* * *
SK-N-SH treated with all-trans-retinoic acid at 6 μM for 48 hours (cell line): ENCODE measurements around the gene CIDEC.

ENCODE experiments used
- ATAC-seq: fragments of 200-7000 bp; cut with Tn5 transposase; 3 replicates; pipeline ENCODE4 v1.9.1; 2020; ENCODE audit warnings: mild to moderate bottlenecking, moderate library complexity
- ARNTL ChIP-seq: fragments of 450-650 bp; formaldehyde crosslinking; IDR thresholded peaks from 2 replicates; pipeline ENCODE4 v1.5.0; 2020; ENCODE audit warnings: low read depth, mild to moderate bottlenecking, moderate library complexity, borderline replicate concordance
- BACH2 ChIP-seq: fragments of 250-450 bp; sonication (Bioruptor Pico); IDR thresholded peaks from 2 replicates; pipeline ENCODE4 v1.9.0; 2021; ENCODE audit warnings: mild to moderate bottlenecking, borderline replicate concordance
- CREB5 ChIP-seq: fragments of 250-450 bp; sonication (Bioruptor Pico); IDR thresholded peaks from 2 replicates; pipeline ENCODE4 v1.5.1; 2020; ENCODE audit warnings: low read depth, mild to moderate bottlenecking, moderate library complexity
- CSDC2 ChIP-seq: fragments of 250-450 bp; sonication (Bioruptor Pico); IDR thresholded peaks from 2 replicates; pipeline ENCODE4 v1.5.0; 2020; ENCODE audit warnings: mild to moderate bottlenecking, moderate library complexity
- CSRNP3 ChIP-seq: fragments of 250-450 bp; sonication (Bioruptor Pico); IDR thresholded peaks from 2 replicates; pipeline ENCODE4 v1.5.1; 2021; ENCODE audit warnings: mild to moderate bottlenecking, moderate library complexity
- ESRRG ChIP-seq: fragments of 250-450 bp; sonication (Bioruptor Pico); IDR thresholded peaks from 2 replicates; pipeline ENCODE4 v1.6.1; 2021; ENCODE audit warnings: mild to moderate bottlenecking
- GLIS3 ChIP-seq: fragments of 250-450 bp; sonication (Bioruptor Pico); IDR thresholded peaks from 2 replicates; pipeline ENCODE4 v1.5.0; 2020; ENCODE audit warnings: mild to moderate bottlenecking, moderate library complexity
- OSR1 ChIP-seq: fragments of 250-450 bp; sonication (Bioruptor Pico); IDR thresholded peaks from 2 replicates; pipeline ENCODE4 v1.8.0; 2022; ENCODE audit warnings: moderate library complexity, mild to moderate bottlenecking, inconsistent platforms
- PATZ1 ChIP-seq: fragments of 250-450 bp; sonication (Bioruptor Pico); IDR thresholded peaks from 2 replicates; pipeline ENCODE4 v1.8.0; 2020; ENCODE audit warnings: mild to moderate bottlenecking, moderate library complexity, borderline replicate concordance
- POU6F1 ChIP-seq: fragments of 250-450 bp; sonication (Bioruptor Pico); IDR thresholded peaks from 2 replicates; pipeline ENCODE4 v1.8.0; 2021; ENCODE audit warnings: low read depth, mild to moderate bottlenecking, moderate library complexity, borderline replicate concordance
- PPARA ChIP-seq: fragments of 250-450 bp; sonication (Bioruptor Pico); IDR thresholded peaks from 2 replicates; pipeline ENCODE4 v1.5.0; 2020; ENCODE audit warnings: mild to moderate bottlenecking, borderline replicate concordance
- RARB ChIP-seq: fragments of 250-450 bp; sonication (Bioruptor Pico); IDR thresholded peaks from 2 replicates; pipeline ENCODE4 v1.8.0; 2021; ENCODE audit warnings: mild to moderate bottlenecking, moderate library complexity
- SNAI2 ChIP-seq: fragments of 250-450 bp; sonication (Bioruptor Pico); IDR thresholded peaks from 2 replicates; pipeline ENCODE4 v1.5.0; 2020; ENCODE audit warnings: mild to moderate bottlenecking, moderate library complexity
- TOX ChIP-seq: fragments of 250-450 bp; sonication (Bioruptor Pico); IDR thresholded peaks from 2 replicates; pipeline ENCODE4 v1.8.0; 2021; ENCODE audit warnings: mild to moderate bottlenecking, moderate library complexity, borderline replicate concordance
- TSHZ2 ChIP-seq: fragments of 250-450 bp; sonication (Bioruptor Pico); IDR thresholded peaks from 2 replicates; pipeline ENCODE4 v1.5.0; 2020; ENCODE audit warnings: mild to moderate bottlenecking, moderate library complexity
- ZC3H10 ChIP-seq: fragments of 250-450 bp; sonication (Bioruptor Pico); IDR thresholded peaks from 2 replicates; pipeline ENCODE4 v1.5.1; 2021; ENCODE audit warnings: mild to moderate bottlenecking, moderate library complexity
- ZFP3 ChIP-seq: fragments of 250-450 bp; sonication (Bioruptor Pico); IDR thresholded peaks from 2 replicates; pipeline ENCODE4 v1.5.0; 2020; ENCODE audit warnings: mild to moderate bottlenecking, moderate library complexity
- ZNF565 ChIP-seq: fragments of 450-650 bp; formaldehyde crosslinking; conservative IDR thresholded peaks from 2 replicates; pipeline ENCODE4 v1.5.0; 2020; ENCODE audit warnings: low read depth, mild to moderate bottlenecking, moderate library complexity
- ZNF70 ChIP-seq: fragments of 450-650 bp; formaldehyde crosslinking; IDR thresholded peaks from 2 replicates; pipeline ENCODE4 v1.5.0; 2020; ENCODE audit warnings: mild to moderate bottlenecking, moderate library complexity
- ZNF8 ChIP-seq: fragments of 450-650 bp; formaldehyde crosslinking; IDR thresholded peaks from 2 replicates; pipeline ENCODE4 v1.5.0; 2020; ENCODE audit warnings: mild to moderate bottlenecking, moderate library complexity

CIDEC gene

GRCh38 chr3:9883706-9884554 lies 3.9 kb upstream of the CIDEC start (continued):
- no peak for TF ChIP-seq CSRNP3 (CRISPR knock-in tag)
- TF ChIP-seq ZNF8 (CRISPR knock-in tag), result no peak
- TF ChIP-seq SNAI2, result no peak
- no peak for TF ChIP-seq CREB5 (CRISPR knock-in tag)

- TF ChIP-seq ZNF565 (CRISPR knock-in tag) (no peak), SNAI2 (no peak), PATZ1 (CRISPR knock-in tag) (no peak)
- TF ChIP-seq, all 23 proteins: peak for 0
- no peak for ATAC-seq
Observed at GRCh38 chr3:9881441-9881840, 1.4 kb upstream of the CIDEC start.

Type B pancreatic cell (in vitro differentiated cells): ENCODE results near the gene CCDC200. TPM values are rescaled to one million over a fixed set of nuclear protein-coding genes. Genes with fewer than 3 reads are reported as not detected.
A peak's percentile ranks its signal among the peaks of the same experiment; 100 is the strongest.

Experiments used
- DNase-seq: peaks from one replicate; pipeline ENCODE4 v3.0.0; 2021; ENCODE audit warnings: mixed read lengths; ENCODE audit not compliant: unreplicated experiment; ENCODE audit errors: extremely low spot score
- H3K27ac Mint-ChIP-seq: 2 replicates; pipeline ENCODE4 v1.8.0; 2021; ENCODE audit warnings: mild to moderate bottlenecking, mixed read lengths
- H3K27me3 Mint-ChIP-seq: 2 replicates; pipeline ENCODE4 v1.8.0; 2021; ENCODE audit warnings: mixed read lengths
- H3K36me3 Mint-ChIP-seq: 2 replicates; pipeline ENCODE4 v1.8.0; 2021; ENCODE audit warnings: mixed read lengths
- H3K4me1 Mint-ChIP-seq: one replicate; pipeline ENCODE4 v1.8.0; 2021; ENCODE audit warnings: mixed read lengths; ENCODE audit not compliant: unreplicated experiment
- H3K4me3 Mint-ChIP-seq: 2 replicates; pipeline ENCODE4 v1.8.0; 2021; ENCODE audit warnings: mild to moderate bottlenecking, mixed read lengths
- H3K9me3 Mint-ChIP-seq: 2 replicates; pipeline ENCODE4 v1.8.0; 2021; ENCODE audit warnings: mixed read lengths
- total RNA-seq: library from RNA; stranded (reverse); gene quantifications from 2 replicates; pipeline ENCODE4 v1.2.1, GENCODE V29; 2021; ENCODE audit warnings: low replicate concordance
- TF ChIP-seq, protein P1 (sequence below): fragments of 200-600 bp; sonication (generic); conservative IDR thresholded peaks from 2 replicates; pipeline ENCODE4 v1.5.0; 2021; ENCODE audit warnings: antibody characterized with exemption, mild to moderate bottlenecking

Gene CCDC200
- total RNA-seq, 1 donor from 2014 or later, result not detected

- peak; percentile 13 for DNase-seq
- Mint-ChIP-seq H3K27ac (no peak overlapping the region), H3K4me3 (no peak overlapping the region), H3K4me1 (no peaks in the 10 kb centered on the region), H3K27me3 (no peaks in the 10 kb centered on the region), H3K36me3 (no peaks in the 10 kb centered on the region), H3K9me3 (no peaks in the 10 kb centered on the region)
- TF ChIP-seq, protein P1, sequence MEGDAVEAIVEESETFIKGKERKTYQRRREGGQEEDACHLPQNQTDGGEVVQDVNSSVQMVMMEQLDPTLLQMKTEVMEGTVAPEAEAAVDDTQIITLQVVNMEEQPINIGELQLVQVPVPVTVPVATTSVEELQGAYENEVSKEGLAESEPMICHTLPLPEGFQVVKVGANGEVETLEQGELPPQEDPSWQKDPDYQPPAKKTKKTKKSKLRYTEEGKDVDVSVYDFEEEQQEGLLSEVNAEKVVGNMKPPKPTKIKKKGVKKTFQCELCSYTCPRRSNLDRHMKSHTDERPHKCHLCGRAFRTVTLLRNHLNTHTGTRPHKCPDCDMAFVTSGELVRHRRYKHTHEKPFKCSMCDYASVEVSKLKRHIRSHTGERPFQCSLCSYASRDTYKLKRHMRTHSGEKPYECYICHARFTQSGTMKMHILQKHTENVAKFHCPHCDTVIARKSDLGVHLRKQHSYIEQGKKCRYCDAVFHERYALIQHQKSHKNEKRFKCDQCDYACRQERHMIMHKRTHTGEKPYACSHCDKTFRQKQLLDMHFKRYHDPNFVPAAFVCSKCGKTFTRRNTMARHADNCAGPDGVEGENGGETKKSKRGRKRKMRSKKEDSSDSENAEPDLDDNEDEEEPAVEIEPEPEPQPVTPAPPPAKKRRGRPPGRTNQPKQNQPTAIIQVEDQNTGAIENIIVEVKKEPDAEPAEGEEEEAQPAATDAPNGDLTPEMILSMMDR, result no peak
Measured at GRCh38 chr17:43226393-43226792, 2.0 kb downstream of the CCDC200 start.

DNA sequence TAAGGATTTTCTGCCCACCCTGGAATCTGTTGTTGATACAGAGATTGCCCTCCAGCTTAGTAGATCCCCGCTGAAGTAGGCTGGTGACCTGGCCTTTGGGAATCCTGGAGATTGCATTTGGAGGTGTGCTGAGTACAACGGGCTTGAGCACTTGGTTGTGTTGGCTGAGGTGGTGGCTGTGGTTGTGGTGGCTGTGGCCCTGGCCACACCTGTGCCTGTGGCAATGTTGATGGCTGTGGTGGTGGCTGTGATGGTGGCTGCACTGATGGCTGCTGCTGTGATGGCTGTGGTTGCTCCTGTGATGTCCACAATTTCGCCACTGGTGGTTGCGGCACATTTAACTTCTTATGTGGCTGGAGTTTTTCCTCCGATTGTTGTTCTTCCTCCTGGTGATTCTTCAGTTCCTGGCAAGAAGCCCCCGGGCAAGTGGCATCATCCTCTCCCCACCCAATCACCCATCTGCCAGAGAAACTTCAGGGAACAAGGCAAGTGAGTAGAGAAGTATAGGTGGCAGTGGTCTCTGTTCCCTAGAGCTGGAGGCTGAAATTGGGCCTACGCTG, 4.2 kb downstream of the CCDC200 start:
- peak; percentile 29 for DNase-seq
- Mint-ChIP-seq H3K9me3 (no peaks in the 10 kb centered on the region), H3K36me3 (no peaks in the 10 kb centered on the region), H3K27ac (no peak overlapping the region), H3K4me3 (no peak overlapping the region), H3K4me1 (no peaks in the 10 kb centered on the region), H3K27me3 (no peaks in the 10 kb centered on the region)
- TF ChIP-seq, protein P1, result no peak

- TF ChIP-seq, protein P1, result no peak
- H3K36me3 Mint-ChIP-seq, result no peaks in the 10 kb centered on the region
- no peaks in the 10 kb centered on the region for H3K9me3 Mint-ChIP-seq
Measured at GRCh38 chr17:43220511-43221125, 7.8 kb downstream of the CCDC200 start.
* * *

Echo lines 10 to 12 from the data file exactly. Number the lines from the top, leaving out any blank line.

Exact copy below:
- GLIS3 ChIP-seq: fragments of 250-450 bp; sonication (Bioruptor Pico); IDR thresholded peaks from 2 replicates; pipeline ENCODE4 v1.5.0; 2020; ENCODE audit warnings: mild to moderate bottlenecking, moderate library complexity
- OSR1 ChIP-seq: fragments of 250-450 bp; sonication (Bioruptor Pico); IDR thresholded peaks from 2 replicates; pipeline ENCODE4 v1.8.0; 2022; ENCODE audit warnings: moderate library complexity, mild to moderate bottlenecking, inconsistent platforms
- PATZ1 ChIP-seq: fragments of 250-450 bp; sonication (Bioruptor Pico); IDR thresholded peaks from 2 replicates; pipeline ENCODE4 v1.8.0; 2020; ENCODE audit warnings: mild to moderate bottlenecking, moderate library complexity, borderline replicate concordance